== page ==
Four members of a dissident Muslim group today charged they are being denied access to the Washington Islamic Center mosque because of racial or national discrimination and said they will seek relief from the District's Office of Human Rights.
Meanwhile, the center's board of governors, in an attempt to quell the dissidents' ongoing challenge to the board's authority at the center, is seeking a Superior Court injunction preventing 50 individuals who are alleged to be members of the dissident group from entering the center.
The board also is suing the dissident group for $170,000 for damages the dissidents allegedly caused at the center while it was under their control and for another $170,000 in punitive damages.
These actions are part of a three-year-old struggle for control of the Islamic Center. The dispute, an outgrowth of conflicting tendencies in the Moslem world, has prevented the normal functioning of the 35-year-old landmark on Massachusetts Avenue's Embassy Row.
The mosque's governing board is made up of the 29 ambassadors to Washington from Islamic countries that pay for the center's operations and upkeep. The ambassadors say they constitute the rightful authority in the center and can appoint its staff and religious leader.
But in 1980 a group including both foreigners and Americans challenged the board's authority, saying the ambassadors were Moslem "deviationists" who did not live according to the rules of the Koran. The group, whose leader is a 31-year-old American named Mohammad Asi, gradually took control of the center.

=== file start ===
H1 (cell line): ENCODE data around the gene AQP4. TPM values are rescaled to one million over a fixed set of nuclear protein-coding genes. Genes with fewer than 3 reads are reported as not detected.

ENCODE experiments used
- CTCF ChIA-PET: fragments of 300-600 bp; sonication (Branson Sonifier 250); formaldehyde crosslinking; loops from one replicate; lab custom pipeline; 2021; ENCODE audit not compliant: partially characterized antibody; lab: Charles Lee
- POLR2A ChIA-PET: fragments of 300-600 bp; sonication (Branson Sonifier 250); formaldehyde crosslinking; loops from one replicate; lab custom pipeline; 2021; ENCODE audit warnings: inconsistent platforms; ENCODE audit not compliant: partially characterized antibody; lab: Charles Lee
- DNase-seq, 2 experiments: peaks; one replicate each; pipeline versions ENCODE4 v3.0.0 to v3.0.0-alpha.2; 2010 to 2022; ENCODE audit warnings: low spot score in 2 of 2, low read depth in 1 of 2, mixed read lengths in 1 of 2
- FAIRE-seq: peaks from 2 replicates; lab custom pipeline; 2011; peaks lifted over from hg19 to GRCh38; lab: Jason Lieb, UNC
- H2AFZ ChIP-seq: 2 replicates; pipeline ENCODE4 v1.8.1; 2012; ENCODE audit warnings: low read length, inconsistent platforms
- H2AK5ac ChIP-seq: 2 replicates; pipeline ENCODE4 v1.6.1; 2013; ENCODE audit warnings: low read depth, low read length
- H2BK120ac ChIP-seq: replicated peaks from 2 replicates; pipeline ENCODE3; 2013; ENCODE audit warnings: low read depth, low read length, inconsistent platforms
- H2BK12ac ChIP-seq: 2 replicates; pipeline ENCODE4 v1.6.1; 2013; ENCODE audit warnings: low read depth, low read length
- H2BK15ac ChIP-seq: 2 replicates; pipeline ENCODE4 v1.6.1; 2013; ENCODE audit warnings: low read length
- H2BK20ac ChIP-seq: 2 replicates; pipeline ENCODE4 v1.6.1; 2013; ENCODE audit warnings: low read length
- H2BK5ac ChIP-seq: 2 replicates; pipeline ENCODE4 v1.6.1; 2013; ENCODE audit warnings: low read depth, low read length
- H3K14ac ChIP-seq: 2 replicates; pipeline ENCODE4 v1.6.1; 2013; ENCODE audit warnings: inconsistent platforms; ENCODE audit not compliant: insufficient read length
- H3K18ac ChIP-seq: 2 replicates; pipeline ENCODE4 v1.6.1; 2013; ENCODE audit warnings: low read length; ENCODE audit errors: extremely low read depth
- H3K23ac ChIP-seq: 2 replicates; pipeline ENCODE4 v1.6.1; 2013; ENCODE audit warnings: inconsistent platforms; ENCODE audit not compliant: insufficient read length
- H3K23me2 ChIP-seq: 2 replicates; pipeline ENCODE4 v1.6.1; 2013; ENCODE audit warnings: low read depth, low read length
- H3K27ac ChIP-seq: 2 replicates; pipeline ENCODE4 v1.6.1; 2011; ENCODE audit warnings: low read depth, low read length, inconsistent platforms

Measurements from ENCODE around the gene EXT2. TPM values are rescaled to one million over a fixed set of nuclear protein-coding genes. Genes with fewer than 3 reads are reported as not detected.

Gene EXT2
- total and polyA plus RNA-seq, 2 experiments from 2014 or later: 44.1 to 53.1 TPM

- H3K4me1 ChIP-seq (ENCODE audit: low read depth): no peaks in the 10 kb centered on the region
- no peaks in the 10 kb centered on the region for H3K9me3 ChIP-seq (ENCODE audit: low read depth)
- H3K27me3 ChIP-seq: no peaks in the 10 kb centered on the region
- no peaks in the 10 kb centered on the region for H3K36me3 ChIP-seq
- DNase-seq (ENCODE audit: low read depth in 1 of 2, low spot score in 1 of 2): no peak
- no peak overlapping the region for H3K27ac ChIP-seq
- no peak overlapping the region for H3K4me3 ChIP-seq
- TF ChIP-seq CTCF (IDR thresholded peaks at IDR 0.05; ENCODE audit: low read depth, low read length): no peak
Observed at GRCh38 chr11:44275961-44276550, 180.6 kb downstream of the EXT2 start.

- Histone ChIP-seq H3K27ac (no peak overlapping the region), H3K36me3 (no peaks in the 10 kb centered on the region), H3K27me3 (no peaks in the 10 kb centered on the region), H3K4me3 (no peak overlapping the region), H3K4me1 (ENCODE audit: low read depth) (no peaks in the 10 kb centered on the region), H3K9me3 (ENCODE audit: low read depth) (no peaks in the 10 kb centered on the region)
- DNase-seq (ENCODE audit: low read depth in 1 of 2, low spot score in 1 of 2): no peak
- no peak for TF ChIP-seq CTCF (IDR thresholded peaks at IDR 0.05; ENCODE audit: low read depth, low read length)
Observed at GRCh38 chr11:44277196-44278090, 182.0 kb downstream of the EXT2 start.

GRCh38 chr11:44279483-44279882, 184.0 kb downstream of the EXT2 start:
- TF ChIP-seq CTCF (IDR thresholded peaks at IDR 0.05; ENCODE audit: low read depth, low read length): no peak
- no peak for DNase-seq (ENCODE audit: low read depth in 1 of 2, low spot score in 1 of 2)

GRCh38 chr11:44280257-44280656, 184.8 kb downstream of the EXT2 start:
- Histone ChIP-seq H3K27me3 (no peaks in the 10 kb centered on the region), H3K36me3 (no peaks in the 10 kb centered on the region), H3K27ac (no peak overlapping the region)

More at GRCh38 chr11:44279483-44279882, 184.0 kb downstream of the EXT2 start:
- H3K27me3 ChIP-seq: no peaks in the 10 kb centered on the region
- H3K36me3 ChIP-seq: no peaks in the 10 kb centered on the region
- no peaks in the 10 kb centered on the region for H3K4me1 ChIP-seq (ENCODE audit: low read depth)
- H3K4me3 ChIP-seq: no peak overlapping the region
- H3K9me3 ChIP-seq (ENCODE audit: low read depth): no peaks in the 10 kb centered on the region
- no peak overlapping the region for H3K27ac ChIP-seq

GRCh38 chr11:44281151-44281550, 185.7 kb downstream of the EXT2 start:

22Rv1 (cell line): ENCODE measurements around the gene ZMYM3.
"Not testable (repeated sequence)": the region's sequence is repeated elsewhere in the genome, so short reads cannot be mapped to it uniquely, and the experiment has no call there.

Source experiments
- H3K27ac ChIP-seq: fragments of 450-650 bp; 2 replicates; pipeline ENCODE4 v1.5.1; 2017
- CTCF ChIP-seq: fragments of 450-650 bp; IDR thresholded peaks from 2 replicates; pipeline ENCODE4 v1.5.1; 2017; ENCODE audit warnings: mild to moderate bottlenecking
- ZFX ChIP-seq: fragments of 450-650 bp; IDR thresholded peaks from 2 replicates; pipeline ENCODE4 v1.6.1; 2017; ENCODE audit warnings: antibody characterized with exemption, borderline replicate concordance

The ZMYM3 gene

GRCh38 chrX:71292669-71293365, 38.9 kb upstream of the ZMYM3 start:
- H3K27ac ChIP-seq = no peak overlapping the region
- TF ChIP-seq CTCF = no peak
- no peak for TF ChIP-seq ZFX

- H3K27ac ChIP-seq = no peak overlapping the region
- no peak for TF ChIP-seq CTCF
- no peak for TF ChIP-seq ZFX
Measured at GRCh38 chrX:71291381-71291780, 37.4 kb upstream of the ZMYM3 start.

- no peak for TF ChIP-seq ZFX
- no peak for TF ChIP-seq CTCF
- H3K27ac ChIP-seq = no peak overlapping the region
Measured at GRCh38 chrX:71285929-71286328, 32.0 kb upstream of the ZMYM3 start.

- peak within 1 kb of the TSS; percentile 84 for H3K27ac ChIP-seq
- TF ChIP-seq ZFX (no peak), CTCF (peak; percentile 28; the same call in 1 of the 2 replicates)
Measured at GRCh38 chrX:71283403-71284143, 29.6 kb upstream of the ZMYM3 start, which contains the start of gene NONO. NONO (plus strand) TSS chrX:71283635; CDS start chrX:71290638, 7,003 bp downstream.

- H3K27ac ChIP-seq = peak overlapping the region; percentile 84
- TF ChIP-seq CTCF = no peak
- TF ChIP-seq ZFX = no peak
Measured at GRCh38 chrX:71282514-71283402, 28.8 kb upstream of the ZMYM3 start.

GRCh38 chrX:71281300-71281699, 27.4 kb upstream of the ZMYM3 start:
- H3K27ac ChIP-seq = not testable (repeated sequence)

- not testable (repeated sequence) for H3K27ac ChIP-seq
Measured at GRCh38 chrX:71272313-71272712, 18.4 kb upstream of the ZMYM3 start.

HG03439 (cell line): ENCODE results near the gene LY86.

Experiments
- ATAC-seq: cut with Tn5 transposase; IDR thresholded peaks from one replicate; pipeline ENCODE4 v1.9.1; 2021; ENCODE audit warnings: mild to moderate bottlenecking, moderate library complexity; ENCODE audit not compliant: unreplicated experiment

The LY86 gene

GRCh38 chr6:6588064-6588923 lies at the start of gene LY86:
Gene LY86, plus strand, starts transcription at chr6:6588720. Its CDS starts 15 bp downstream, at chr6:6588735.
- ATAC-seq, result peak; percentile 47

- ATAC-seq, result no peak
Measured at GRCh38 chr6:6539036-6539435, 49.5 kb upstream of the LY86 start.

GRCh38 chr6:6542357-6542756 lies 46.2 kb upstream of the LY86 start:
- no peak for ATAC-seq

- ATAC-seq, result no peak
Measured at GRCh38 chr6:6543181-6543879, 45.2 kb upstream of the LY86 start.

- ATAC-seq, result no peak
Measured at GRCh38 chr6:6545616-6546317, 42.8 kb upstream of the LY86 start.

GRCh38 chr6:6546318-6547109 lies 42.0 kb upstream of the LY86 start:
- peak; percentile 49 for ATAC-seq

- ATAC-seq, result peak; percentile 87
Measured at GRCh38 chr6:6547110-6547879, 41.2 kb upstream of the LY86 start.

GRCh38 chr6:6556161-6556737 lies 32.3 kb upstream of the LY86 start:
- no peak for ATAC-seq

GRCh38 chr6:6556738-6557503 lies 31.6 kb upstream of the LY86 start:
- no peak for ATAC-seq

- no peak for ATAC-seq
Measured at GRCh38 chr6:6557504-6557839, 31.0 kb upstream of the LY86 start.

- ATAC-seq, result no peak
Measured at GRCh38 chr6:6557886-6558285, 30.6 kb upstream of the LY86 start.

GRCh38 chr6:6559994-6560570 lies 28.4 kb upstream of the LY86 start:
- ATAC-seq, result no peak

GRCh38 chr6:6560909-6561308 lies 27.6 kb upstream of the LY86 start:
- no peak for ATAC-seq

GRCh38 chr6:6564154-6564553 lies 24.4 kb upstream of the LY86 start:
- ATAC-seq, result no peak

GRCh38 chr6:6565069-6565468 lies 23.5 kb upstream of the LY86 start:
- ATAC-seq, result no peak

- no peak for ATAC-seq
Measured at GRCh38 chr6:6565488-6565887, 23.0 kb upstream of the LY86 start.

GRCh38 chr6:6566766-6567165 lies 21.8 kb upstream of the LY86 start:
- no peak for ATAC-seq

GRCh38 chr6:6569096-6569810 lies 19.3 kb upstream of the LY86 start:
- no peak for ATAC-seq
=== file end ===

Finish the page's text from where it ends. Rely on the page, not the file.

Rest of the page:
In March, special police hired by the board, armed with a U.S. Superior Court order recognizing the board as the legal owner of the mosque, forcibly ejected Asi from the center and regained control of the building. On July 15, dissidents returned to the mosque during services and were ejected by police. Since then, the center's special police have been screening worshipers at the gate to keep out the dissidents.
The four people who said they are filing a complaint with the Office of Human Rights are A. Hakim Qawiyy, an American; Aisha Mohammed, from Trinidad; Muhammad Siddiqui, from Grenada; and Massoumeh Roghani, from Iran. All denied ever trying to "interfere with a religious service at the mosque," the complaint said.
Their complaint alleges that the board of governors has "systematically and deliberately prohibited numerous Moslems from entering the mosque to participate in religious services."
Among those excluded have been "black persons from other countries in the world due to the fact that they are black; Iranians, due to their national origin . . . and Muslims who allegedly hold a specific or general political belief . . . contrary to the political view of the members of the Board of Governors . . . and persons who have been dressed casually or informally," the complaint states.
"Our sisters and brothers have today called upon the Office of Human Rights to halt this repressive conduct by the Board of Governors who have attempted to convert the mosque of the Muslims of this community into a country club for the privileged few," said Asi, whose group has complained that events at the mosque are a violation of religious freedom.
Their attorneys told reporters the complaint was filed yesterday, but a spokesman for the Office of Human Rights said he could not confirm receipt of an official complaint.
Qawiyy, one of the four complaintants, is listed among the 50 persons the board of governors has asked the court to prevent from going to the mosque. Asi and Bahram Nahidian, a vocal supporter of Iran's Islamic revolution, are also among the 50, who the board says "attempted to enter the mosque for the purpose of disrupting the religious services being held there" on July 15, and who the board contends will continue such disruptions if they are allowed to enter again.
The board's suit also alleges that the group "refuses to recognize the authority of the Board of Governors to manage the Center," including its authority to appoint a director and a religious leader for the mosque. The board also asked that the dissidents be ordered not to use the name "The Islamic Center" in its publications.